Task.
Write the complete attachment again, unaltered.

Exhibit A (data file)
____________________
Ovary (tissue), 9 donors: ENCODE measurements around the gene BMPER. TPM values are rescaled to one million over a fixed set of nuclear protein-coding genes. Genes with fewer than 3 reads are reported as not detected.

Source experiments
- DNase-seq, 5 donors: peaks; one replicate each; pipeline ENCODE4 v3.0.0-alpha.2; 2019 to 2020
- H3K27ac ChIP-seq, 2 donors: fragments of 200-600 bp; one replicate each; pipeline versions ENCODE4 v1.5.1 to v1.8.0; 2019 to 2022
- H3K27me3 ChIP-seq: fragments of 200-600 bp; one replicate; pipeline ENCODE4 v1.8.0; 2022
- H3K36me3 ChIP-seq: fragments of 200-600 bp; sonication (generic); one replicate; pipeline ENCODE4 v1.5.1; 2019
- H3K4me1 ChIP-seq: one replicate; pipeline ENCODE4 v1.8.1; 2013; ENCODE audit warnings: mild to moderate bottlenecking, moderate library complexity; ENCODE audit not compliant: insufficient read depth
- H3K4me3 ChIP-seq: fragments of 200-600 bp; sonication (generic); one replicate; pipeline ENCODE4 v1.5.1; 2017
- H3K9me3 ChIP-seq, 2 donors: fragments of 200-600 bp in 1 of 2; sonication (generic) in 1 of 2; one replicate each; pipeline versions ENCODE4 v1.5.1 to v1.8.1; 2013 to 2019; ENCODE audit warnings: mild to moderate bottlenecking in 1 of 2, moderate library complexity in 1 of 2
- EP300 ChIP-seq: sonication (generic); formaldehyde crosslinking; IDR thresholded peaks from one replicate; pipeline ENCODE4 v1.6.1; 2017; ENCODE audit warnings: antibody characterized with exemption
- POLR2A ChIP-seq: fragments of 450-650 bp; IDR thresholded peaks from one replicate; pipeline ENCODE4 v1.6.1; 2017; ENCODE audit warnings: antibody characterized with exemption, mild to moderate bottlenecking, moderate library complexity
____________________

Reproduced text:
Ovary (tissue), 9 donors: ENCODE measurements around the gene BMPER. TPM values are rescaled to one million over a fixed set of nuclear protein-coding genes. Genes with fewer than 3 reads are reported as not detected.

Source experiments
- DNase-seq, 5 donors: peaks; one replicate each; pipeline ENCODE4 v3.0.0-alpha.2; 2019 to 2020
- H3K27ac ChIP-seq, 2 donors: fragments of 200-600 bp; one replicate each; pipeline versions ENCODE4 v1.5.1 to v1.8.0; 2019 to 2022
- H3K27me3 ChIP-seq: fragments of 200-600 bp; one replicate; pipeline ENCODE4 v1.8.0; 2022
- H3K36me3 ChIP-seq: fragments of 200-600 bp; sonication (generic); one replicate; pipeline ENCODE4 v1.5.1; 2019
- H3K4me1 ChIP-seq: one replicate; pipeline ENCODE4 v1.8.1; 2013; ENCODE audit warnings: mild to moderate bottlenecking, moderate library complexity; ENCODE audit not compliant: insufficient read depth
- H3K4me3 ChIP-seq: fragments of 200-600 bp; sonication (generic); one replicate; pipeline ENCODE4 v1.5.1; 2017
- H3K9me3 ChIP-seq, 2 donors: fragments of 200-600 bp in 1 of 2; sonication (generic) in 1 of 2; one replicate each; pipeline versions ENCODE4 v1.5.1 to v1.8.1; 2013 to 2019; ENCODE audit warnings: mild to moderate bottlenecking in 1 of 2, moderate library complexity in 1 of 2
- EP300 ChIP-seq: sonication (generic); formaldehyde crosslinking; IDR thresholded peaks from one replicate; pipeline ENCODE4 v1.6.1; 2017; ENCODE audit warnings: antibody characterized with exemption
- POLR2A ChIP-seq: fragments of 450-650 bp; IDR thresholded peaks from one replicate; pipeline ENCODE4 v1.6.1; 2017; ENCODE audit warnings: antibody characterized with exemption, mild to moderate bottlenecking, moderate library complexity